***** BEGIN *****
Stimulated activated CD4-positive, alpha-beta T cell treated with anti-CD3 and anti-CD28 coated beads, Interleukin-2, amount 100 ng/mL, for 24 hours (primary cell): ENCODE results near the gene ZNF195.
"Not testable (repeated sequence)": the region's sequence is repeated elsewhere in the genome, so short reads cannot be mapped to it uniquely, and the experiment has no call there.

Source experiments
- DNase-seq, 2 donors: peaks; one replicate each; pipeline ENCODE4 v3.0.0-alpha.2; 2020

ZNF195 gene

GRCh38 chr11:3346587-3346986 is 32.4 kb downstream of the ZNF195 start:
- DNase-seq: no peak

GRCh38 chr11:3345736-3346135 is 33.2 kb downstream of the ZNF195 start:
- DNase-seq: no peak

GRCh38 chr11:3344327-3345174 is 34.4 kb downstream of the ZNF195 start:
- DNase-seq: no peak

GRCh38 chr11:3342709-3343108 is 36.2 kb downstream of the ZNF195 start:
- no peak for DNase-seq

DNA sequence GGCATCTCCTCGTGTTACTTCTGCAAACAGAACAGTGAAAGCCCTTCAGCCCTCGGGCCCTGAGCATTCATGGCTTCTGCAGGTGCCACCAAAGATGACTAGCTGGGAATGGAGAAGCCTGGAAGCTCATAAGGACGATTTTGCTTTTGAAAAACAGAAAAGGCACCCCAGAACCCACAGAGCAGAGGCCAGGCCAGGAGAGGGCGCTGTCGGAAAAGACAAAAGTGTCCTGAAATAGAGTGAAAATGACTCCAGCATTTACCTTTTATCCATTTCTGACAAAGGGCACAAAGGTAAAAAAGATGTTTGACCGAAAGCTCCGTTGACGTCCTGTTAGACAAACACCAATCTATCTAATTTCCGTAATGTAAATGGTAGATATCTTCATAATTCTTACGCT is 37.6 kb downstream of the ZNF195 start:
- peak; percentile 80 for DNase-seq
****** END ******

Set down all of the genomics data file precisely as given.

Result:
Stimulated activated CD4-positive, alpha-beta T cell treated with anti-CD3 and anti-CD28 coated beads, Interleukin-2, amount 100 ng/mL, for 24 hours (primary cell): ENCODE results near the gene ZNF195.
"Not testable (repeated sequence)": the region's sequence is repeated elsewhere in the genome, so short reads cannot be mapped to it uniquely, and the experiment has no call there.

Source experiments
- DNase-seq, 2 donors: peaks; one replicate each; pipeline ENCODE4 v3.0.0-alpha.2; 2020

ZNF195 gene

GRCh38 chr11:3346587-3346986 is 32.4 kb downstream of the ZNF195 start:
- DNase-seq: no peak

GRCh38 chr11:3345736-3346135 is 33.2 kb downstream of the ZNF195 start:
- DNase-seq: no peak

GRCh38 chr11:3344327-3345174 is 34.4 kb downstream of the ZNF195 start:
- DNase-seq: no peak

GRCh38 chr11:3342709-3343108 is 36.2 kb downstream of the ZNF195 start:
- no peak for DNase-seq

DNA sequence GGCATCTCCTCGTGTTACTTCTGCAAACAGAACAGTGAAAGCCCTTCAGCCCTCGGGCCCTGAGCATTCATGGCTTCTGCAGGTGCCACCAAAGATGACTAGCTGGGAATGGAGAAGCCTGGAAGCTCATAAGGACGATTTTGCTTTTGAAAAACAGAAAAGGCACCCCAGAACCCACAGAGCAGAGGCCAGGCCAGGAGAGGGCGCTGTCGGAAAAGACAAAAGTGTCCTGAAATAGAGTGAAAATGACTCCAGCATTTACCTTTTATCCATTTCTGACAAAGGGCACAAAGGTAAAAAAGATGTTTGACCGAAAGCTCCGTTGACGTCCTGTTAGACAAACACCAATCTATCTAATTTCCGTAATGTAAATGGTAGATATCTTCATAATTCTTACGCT is 37.6 kb downstream of the ZNF195 start:
- peak; percentile 80 for DNase-seq